Post-pandemic, cyberattacks are likely to continue increasing. As businesses continue developing and pursuing IoT technologies and automation, they create more potential access points for attackers. Attackers have also been encouraged by the success of their ransomware and other cyber schemes. Often, they are located in foreign countries, making it difficult, if not impossible, to bring them to justice and recover a victim’s assets. Given that with relatively little effort, cybercriminals can usually walk away with a significant payday, businesses — even those who have already targeted — should expect and plan for future attacks.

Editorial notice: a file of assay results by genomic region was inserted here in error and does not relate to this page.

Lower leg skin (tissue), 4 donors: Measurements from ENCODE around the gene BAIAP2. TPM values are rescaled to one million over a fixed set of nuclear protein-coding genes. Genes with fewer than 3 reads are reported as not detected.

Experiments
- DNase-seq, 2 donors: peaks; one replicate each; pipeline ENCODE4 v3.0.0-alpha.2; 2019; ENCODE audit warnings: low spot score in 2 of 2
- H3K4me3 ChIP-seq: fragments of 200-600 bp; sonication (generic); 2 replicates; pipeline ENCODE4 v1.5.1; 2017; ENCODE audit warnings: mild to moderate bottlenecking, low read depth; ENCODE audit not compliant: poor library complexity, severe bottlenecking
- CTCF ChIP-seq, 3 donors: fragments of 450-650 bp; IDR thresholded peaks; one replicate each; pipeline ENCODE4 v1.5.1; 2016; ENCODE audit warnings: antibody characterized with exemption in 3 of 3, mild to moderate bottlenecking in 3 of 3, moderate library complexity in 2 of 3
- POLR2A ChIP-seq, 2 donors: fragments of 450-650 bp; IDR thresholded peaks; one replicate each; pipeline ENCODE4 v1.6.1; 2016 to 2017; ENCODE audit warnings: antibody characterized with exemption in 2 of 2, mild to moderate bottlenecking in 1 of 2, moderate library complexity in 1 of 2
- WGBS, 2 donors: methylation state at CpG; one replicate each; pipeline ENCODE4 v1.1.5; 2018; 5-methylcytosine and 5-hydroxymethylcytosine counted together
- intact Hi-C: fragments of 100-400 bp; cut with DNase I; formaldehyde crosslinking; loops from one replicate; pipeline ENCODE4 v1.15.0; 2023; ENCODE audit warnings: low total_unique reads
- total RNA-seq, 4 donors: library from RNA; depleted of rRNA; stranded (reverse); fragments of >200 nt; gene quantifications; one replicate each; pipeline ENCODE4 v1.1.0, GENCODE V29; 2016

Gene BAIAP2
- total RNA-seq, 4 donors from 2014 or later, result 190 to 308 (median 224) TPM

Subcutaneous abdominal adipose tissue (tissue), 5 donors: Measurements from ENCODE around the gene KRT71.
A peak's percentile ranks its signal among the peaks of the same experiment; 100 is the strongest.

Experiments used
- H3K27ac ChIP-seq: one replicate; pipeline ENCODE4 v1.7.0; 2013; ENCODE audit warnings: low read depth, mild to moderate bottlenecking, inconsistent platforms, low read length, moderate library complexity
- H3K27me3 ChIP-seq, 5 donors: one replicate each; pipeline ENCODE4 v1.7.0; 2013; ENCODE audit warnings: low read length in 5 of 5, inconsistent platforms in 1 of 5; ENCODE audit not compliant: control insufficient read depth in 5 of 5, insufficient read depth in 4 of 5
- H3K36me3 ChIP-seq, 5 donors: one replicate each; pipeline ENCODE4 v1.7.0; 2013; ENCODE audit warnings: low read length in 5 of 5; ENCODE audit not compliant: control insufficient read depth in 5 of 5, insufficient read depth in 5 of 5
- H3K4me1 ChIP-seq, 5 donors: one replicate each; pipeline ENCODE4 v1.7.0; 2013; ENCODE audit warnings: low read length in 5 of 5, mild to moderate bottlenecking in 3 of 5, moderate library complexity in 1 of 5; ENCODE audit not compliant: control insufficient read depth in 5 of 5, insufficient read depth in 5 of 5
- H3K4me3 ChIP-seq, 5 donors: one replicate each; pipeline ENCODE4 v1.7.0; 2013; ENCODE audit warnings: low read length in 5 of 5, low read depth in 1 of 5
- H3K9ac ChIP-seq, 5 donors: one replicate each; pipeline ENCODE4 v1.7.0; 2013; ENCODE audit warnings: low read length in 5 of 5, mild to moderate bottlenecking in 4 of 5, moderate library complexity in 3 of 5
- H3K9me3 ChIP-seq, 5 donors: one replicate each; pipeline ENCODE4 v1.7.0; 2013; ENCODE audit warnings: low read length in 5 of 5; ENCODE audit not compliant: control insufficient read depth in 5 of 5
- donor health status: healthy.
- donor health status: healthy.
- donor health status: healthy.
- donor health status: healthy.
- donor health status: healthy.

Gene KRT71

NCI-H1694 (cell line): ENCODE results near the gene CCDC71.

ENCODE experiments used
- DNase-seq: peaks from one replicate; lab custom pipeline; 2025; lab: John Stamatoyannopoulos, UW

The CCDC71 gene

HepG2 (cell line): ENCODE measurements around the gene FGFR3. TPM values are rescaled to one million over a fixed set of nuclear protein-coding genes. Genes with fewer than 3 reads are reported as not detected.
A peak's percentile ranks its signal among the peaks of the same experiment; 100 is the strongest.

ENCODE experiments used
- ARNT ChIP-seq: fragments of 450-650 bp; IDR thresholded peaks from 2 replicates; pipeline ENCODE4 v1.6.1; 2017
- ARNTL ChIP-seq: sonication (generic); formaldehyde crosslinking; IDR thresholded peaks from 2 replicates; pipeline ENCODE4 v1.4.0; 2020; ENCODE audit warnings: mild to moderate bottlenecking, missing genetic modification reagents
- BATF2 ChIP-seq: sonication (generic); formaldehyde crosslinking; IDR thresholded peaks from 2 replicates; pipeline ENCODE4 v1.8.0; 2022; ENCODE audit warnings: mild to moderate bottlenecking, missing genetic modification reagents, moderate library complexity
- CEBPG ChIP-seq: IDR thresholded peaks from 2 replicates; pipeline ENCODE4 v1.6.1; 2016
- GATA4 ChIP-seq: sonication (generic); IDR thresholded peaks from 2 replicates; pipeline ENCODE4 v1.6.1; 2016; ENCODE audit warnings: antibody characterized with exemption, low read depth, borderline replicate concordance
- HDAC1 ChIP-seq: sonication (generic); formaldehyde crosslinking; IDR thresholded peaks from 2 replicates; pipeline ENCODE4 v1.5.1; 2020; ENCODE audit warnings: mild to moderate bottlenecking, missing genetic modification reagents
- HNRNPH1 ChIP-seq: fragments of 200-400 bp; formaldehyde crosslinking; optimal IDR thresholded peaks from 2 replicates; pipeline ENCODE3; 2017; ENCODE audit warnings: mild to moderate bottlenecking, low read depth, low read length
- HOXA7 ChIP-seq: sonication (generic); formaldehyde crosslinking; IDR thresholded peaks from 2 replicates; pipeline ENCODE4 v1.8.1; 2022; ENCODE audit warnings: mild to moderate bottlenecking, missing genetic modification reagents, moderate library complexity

Many businesses, especially SMBs in low-profile industries, still have not prioritized cybersecurity, hoping their perceived obscurity will keep them from being targeted. Nothing could be further from the truth. In fact, in 2019 alone, 43 percent of cyberattacks were aimed at small businesses because they often have much weaker security measures in place. On average, these attacks cost small businesses $200,000 and have put many victims out of business. Yet despite these significant numbers, only 14 percent of small businesses were prepared to defend themselves.

Common Weaknesses, Glaring Vulnerabilities